• Orient Bay

The "Caribbean St. Tropez" is slowly recovering from the ravages of Hurricane Irma. The longest beach of the island and its turquoise water is ideal for lazing around or practicing many water sports. There is a cheerful atmosphere, both trendy and very friendly, which delight both families and lovers of wild parties.


• Swim with the fish through the many coral reefs

Coral reefs protect the coast from the swell and serve as a larder, refuge and nursery for thousands of species. Scientific monitoring of the seabed has been set up in the Saint Martin Nature Reserve since 2007.

• Take a leisurely lunch on Red Bay Beach

It is the color of its pink sand that the Baie Rouge owes its name. Its lively and pleasant beach is one of the most beautiful in Saint-Martin. It is popular because it is possible to have lunch in the sand, in one of the small beach restaurants.

• Hike to the summit of Pic Paradis

Access to the summit of Pic Paradis 424 meters (1391.08 feet), the highest point of the island, offers a magnificent panoramic view of Saint Martin and the neighboring islands. By crossing it on foot, we can observe a lush tropical flora. This is the starting point for many hiking trails.

• Go window shopping in the colourful streets of Marigot

In Marigot, between sessions at the beach or at the end of the day, we come to walk around the marina to admire the yachts at the quayside, and we wander through the streets of the small town center to window shop, before nap or dinner.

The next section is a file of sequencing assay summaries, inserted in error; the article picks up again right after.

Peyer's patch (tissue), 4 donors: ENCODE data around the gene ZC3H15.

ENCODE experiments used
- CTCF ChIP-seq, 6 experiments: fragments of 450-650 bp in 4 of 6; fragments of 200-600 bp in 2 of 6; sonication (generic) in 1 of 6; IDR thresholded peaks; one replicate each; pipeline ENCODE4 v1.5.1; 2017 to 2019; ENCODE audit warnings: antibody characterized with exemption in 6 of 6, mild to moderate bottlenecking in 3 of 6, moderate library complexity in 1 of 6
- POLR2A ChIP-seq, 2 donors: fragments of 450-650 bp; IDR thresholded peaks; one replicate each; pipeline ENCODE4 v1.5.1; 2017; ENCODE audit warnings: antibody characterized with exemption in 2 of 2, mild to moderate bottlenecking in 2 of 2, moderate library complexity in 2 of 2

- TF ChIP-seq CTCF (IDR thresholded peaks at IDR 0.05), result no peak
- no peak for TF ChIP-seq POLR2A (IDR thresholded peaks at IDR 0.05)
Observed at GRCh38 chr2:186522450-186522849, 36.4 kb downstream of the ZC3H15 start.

• Live Saint-Martin life carnival style in February and April

In February / March each year, the carnival of Saint-Martin is a very festive moment where the inhabitants go out disguised, masked and made up, and find themselves to sing and dance in the streets, according to the folk music around a parade. On the Dutch side, the carnival takes place in April.

• Be amazed at all 5 of the island's protected ecosystems, from coral reefs to dry forests

The Saint Martin Nature Reserve preserves its 5 main ecosystems: reefs, seagrass beds, mangroves, ponds and dry coastal forest. More than a thousand plant and animal species have been identified at this date and inventories are continuing...

• Enjoy traditional dishes barbecued in one of the many small traditional restaurants known as Lolos

The lolos of Saint-Martin are the small traditional restaurants very popular where one cooks on makeshift barbecues installed in the open air. This name comes from the lot, the sales unit that has always been used in these stalls.

• Seek out the secret Plage des Amoureux (Lovers’ Beach); it’s the smallest on the island

It's hard to find Lovers Beach accessible only by the sea and nestled in the rocky coast of Pointe Arago. It is the smallest beach in Saint-Martin, it cannot accommodate more than two people at a time! Hence its name…

• Explore the mangrove swamp in a glass-bottomed kayak

From Galion Beach, a 2-hour kayak tour will allow you to explore the mangrove forests of Saint Martin. This is the best way to discover the diverse ecosystem of the region with various plant and animal species, such as iguanas, egrets and herons...

• Windsurf in Nettle Bay

The island of Saint Martin offers ideal weather conditions throughout the year to discover or improve the various water sports: surfing, stand up, paddle, kite surfing, windsurfing). Make the experience!

Getting to Saint Martin